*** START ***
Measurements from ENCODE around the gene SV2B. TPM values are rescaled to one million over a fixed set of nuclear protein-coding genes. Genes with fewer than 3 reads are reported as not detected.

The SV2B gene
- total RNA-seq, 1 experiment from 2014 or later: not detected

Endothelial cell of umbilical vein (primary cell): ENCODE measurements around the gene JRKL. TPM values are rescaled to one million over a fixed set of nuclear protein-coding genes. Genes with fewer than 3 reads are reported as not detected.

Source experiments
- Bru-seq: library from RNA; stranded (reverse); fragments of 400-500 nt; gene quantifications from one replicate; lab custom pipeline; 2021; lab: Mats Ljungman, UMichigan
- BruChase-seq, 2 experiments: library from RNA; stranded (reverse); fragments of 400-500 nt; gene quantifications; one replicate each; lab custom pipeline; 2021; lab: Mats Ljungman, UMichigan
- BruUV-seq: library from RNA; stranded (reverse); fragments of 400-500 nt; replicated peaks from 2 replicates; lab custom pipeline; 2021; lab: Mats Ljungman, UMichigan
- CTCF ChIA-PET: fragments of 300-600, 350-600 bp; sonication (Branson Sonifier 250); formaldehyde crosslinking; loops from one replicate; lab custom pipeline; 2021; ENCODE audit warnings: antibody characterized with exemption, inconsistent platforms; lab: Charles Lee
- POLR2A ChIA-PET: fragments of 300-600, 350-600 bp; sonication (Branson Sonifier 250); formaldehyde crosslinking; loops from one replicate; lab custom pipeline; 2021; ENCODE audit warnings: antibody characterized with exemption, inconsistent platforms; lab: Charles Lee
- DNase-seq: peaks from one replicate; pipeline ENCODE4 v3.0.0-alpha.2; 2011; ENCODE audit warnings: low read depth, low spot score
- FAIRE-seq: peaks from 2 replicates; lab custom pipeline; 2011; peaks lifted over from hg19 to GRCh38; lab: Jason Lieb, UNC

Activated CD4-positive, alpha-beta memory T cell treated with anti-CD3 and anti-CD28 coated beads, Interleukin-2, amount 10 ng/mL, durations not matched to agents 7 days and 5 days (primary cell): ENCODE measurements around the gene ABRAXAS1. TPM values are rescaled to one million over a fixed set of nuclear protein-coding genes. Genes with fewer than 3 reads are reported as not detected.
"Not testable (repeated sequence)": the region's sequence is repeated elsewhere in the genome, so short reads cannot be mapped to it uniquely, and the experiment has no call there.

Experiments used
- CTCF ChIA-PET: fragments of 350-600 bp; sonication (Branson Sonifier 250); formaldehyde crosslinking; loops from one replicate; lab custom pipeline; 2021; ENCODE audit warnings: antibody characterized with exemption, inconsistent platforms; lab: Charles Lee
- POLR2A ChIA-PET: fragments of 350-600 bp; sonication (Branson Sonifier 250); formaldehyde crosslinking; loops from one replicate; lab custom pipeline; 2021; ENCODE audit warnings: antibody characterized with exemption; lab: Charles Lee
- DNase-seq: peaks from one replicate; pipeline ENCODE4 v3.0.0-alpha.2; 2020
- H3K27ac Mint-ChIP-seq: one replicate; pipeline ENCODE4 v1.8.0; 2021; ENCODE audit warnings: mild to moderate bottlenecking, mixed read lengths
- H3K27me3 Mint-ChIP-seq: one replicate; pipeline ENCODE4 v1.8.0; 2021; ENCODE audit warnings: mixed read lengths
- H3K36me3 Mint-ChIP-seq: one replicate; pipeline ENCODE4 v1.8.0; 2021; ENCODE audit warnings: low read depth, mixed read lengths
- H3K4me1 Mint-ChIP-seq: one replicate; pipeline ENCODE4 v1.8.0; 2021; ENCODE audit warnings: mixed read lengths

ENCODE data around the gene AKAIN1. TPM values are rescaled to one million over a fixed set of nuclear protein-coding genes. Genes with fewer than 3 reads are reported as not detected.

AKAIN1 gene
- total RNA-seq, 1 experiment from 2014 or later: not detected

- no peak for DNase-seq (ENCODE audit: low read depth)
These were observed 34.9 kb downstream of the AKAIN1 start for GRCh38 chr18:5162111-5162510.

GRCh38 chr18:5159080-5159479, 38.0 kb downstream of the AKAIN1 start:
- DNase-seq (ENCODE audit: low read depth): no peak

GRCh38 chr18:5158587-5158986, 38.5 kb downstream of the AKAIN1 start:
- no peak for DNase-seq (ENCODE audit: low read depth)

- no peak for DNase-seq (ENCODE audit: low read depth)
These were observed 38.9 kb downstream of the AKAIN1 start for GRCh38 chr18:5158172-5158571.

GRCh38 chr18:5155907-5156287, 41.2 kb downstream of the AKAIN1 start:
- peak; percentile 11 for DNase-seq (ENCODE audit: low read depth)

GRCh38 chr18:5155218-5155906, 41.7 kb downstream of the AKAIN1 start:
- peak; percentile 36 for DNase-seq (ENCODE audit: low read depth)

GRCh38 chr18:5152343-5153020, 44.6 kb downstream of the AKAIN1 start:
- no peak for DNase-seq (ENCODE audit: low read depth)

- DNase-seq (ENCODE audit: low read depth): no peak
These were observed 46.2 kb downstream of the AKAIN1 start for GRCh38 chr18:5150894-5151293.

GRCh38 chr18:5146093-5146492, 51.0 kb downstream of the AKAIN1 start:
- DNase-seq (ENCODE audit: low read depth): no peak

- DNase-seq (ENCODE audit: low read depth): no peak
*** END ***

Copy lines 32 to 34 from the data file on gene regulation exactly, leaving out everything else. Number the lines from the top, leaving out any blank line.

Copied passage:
- no peak for DNase-seq (ENCODE audit: low read depth)
These were observed 38.9 kb downstream of the AKAIN1 start for GRCh38 chr18:5158172-5158571.

GRCh38 chr18:5155907-5156287, 41.2 kb downstream of the AKAIN1 start: